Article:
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The narrative flips from the present to the past and then back and forth repeatedly, and it takes a while before you get accustomed to these purposive jerks in the story line. The making of a doctor, or perhaps the making of a man is what is intended to be eventually arrived at, and almost an hour passes by before the film shifts gear. Dr. Ravi Tharakan (Prithviraj) gets posted at a rural hospital for two years, after having passed his examinations with great difficulty. The kind of doctor who can't say a diagnosis from a prognosis, Ravi has had a comfortable life till date, being in love and ragging juniors at college. However, at the rural hospital, things appear quite glum
After a pretty much shaky start that involves a campus song, there arrives a messiah in sight in the film, who does an astounding trick of pulling back an almost derailed train back on the tracks. Dr. Samuel (Prathap Pothen), who runs the Redemption Centre at a misty old town in Munnar redeems not just the ailing and the less fortunate, but the entire film itself, as his seemingly brittle yet powerful presence trickles into us like the chill in the air that gently seeps in and refuses to go.
Dr. Ravi Tharakan cannot simply be hoisted to the iconic status of a conventional hero, because unlike the conformist idols, this is a man who has to deal with severe losses in life. There are a couple of occasions in the film when he breaks down totally; and the tears that he sheds make him more of a man and less of a staggering icon.
The first time he lets grief overpower him is when he realizes that a life with Sainu (Samvrutha Sunil) has suddenly turned out of bounds. When she is dragged away and forced into a nikaah with a stranger, Ravi and his memories of her, learn to sleep on a pillow moistened with the tears that drip down the corners of his eyes. Months later, his eyes well up again, this time with guilt and remorse, and perhaps the joy of discovering the man that he has always been destined to become, as he finds himself face to face with a judicial board set up to inquire into an alleged medical negligence on his part.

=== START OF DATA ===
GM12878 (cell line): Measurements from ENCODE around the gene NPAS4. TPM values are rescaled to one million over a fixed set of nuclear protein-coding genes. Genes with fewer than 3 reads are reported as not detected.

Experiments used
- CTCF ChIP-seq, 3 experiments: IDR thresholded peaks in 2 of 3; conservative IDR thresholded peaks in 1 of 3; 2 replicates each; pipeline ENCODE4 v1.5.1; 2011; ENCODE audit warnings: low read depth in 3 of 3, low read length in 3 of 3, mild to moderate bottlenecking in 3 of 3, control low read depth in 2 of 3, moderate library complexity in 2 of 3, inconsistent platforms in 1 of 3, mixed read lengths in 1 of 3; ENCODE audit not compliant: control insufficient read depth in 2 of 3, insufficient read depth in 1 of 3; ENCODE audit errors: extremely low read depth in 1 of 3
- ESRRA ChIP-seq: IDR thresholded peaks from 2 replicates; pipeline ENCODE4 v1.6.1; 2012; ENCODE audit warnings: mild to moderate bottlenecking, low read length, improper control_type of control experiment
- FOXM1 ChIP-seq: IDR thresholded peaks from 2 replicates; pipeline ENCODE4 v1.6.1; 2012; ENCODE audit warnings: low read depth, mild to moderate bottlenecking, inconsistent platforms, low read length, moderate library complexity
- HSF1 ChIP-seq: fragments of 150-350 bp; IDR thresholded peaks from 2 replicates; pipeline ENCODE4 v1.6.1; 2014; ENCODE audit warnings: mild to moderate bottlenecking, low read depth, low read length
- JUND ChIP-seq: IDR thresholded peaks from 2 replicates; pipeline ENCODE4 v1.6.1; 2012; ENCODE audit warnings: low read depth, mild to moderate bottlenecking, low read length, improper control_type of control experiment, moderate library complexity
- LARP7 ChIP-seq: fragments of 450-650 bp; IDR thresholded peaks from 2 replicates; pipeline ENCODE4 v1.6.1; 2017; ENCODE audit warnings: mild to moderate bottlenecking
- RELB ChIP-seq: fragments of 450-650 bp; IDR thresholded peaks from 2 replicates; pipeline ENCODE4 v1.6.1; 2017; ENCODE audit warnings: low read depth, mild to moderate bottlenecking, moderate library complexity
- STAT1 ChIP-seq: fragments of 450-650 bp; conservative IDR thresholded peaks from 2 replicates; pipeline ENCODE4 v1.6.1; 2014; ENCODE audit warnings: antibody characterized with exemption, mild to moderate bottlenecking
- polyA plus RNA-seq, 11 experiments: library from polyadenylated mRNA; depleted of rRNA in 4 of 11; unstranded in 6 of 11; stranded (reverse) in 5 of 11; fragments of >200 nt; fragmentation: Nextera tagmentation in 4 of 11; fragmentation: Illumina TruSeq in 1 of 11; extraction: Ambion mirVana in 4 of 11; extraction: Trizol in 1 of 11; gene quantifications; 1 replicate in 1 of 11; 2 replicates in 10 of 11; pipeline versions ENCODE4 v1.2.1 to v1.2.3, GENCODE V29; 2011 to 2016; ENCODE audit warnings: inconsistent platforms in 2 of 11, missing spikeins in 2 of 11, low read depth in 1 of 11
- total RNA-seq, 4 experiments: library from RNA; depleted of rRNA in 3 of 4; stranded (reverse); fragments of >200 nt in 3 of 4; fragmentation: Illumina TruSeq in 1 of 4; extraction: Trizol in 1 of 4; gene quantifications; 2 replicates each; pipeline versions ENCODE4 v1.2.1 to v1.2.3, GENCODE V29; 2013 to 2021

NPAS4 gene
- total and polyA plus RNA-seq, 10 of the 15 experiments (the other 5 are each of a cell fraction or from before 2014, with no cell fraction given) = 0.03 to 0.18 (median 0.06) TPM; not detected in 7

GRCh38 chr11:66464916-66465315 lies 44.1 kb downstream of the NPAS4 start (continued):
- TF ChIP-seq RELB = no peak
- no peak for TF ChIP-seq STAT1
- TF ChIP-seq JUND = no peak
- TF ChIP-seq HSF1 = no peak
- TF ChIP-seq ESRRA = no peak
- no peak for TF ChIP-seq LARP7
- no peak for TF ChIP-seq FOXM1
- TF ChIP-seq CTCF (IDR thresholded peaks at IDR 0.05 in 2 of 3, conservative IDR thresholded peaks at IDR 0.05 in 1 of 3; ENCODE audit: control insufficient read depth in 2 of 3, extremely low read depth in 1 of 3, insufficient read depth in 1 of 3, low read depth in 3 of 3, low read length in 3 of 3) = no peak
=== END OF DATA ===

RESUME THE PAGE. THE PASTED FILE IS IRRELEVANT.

The self discovery lands Ravi on the worn down steps of an old school, where he sits chatting with a young patient who gushes excitedly about a nebulizer that Dr. Samuel has gifted her with. Ravi nods on with a tender smile, and gently places his palm over her tiny feet in unvoiced acknowledgement.
Surprisingly the women get to occupy the shady corners of the film, whether it be Diya (Rima Kallingal), the private secretary to the hospital chairperson, who unearths a few secrets on her own or Dr. Supriya (Remya Nambeesan), Ravi's colleague who stands by him through some testing times. The romance between Sainu and Ravi seems underplayed almost, and the chemistry that had made the pair look tremendously appealing on screen, is sadly found to be missing here.
Prithvi is spectacular as Ravi Tharakan, and the film could easily boast of his best performance this year. The young actor has meticulously brought about a precision to his essayal of the doctor, that is the best thing about 'Ayaalum Njanum Thammil'. Lending him ample support is Prathap Pothen, who with his melancholic eyes and almost apologetic smile, competently brings Dr. Samuel to life.
Jomon T John's cinematography leaves us spell bound yet again, not because of any visual wizardry that it displays on screen, but because of the delightful lethargy, as oxymoronic as it might sound, with which it lets those tiny emotions flutter and fall across the plains of your mind. The camera lingers on and on, wanting you almost, to take in every little bit that it has on offer, never letting you miss out on even the tiniest of details.
'Ayaalum Njanum Thammil' feels like a tapestry that is matted with threads of personal discovery, the emotional results of which are overpowering. Impressively directed and acted, this moving drama touches upon a lofty theme that deserves an ovation.
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